# Compute a diagonalizable matrix close in matrix exponential

It is known that for any matrix $A$, one can perturb $A$ slightly so that the resulting $A(\epsilon)$ is diagonalizable.

I am wondering whether for any matrix $A$, $\epsilon>0$, there is an algorithm to compute a diagonalizable matrix $A(\epsilon)$ such that

$$\|e^A - e^{A(\epsilon)}\|_2\leq \epsilon$$

Here $e^A$ is the matrix exponential, and $\|\cdot\|_2$ is the 2-norm.

• Is a naive binary search not an option? (i.e., start with a big perturbation; keep halving it until you satisfy your inequality). Are you looking for a faster/cleverer algorithm? Jul 13, 2016 at 13:59
• In practice, I would think that a random perturbation would work well enough; the result will be diagonalizable with probability $1$. Jul 13, 2016 at 20:23

A matrix $A$ is diagonalizable over the field of complex numbers if all eigenvalues of $A$ are distinct. To see this consider the Jordan decomposition $A = VJV^{-1}$, where $J$ is a complex matrix in the Jordan form. If all eigenvalues of $A$ are distinct, then $J$ contains only blocks of size $1\times 1$, hence $J$ is diagonal.
In order to compute a perturbation, that makex $A$ diagonalizable consider the complex Schur factorization of $A$, i.e. $A = UTU'$, where $U$ is unitary and $T$ is upper triangular with complex entries, and $U'$ denotes conjugate transposition. Diagonal of $T$ contains eigenvalues of $A$.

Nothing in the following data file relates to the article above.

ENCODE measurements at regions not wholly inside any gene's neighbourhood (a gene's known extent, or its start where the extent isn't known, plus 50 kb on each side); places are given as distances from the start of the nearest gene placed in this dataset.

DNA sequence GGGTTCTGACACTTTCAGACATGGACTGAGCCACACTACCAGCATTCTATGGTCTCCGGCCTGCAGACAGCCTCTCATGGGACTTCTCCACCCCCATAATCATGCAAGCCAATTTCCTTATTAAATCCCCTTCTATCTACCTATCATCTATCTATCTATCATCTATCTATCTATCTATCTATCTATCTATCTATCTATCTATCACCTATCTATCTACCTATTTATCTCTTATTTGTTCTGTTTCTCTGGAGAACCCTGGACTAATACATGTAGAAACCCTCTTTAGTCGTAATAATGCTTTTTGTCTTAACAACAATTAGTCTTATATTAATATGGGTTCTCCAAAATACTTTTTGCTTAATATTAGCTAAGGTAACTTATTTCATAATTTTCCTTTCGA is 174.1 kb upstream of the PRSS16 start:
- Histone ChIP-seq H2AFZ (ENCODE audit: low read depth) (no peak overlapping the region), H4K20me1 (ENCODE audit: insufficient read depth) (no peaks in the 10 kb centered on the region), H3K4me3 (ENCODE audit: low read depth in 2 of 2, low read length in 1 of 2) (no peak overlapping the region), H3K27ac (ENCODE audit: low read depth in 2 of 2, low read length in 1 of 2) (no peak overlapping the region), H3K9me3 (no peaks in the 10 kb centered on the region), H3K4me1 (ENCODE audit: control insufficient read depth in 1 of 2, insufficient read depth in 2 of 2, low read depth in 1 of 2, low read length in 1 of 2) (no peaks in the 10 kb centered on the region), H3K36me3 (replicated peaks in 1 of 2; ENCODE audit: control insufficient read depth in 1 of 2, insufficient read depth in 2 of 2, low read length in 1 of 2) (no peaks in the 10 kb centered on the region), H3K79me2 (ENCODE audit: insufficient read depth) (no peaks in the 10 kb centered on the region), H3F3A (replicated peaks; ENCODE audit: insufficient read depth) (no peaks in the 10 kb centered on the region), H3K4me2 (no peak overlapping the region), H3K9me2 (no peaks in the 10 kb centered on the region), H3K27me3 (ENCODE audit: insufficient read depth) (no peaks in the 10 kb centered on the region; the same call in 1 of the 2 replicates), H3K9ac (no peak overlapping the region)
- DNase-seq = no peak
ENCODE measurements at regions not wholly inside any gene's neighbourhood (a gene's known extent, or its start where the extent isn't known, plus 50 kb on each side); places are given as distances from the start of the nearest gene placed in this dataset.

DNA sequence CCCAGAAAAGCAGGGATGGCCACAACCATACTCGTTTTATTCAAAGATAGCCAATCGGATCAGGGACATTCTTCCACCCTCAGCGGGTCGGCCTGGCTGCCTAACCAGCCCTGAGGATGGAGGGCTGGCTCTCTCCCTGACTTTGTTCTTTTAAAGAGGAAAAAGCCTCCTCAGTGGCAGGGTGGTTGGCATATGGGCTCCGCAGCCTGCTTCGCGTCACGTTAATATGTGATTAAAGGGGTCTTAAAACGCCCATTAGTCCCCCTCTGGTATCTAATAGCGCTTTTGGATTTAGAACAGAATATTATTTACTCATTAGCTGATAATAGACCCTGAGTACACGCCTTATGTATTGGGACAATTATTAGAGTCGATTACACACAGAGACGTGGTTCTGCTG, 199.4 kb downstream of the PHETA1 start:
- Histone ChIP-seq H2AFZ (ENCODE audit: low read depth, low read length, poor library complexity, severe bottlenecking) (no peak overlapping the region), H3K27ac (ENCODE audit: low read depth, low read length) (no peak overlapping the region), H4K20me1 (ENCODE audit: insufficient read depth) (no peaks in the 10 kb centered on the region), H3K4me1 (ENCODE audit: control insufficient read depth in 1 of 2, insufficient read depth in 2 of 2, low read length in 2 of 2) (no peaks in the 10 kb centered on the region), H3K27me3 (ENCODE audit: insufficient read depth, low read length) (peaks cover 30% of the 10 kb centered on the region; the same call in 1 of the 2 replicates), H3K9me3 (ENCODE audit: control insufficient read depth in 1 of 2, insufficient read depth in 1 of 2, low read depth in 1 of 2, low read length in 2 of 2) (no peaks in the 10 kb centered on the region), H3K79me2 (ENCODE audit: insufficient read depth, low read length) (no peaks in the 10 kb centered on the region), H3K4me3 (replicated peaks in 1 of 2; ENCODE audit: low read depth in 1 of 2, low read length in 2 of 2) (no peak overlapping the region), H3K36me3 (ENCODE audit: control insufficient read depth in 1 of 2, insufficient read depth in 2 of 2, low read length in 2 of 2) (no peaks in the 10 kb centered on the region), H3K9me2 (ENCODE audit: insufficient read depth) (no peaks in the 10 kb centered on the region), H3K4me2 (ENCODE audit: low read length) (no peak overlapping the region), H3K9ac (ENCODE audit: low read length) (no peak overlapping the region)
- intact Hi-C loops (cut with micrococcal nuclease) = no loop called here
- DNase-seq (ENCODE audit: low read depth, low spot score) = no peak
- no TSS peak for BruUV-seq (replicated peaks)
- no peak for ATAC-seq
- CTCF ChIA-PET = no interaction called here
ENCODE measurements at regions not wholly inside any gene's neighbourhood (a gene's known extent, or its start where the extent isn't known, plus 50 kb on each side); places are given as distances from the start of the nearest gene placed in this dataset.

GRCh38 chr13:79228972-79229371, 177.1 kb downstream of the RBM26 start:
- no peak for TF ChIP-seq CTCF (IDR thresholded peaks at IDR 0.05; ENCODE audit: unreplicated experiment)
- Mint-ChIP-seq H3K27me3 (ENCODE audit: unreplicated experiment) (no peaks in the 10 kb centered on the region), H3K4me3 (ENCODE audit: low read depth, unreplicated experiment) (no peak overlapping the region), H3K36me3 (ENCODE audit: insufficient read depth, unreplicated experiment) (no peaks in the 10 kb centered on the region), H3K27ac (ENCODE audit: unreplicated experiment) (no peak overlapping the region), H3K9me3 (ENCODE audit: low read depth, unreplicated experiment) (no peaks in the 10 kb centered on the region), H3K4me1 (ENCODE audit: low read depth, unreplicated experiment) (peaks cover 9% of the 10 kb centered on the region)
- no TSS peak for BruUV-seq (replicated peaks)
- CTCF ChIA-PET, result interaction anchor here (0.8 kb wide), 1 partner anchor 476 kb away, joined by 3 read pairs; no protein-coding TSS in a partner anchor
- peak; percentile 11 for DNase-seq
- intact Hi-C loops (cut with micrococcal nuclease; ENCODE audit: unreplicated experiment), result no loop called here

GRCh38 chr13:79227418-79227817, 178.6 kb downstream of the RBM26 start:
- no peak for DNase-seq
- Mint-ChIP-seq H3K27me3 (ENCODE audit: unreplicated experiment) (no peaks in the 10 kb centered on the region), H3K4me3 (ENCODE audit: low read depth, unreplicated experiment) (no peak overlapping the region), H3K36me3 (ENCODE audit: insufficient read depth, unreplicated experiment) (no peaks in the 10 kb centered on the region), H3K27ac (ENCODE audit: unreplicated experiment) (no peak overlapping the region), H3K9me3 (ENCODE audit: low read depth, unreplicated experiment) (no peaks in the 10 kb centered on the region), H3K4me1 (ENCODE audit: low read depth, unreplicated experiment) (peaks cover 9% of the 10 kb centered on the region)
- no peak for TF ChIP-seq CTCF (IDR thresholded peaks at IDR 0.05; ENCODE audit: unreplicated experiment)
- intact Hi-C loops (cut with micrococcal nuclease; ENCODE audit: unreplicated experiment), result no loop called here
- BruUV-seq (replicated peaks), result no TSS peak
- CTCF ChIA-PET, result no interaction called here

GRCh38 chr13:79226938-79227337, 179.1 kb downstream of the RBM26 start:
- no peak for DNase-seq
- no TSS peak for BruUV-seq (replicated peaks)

Let $\tilde{A} = U(T+D)U'$, where $D$ is a diagonal matrix, such that all diagonal elements of $T+D$ are distinct and $\|D\|_2\leq \mu$ for some $0 < \mu \leq 1$. Such matrix can be easlily constructed. Then $\tilde{A} = A + UDU'\equiv A + P$, and $\|P\|_2 = \|D\|_2 \leq \mu$. The matrix $\tilde{A}$ is diagonalizable.
For any two matrices $X$, $Y$ and any matrix norm: $$\|e^{X+Y} - e^X\| \leq \|Y\|e^{\|X\|}e^{\|Y\|}$$ Thus $$\|e^{A+P} - e^A\|_2 \leq \|P\|_2e^{\|A\|_2}e^{\|P\|_2} \leq \mu e^{\|A\|_2}e^{\mu} \leq \mu e^{\|A\|_2 + 1}$$ If we take $\mu = \min(1,\epsilon / e^{\|A\|_2 + 1})$, then $\|e^{A+P} - e^A\|_2\leq \epsilon$.
For a real matrix $A$ containing complex eigenvalues it is not possible to find a small perturbation $P$, such that $A + P$ is diagonalizable over the field of real numbers, but it is possible if $A$ has only real eigenvalues. Then, this construction can be repeated using the real Schur factorization.